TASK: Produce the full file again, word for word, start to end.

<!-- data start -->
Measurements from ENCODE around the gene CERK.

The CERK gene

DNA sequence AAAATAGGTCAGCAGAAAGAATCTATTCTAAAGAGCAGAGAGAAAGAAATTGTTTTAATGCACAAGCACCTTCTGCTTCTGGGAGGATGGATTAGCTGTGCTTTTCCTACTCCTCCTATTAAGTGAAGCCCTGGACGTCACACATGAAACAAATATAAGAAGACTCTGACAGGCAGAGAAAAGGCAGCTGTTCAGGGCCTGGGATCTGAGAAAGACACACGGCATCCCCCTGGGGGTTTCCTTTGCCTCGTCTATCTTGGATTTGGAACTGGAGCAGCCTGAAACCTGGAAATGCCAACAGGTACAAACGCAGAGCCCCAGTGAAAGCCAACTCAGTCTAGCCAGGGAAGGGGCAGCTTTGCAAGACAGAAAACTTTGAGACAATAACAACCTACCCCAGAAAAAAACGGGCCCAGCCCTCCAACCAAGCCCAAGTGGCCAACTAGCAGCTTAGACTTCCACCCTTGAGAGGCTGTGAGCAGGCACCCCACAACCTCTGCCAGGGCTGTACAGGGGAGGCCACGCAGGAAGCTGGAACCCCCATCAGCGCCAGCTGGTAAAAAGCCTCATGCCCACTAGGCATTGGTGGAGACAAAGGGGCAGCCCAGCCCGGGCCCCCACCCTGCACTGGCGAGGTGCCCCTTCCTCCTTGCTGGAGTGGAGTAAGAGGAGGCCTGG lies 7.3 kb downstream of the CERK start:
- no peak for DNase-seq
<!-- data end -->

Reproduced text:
Measurements from ENCODE around the gene CERK.

The CERK gene

DNA sequence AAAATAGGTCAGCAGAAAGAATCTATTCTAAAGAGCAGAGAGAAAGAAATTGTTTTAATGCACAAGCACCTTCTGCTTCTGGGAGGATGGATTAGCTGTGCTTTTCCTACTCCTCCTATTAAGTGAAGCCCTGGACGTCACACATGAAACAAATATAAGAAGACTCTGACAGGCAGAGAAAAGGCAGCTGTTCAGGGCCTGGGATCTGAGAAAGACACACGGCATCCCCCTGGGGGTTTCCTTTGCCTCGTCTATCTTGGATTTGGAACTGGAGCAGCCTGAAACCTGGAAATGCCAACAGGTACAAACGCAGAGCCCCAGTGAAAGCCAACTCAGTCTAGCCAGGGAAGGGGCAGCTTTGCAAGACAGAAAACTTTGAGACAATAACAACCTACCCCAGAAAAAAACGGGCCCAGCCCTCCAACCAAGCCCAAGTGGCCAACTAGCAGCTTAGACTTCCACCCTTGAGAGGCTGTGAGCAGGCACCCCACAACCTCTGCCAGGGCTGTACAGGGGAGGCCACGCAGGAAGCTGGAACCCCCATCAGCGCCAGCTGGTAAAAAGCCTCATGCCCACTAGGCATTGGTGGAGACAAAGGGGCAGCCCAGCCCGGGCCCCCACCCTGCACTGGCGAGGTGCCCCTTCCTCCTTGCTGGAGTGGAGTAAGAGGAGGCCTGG lies 7.3 kb downstream of the CERK start:
- no peak for DNase-seq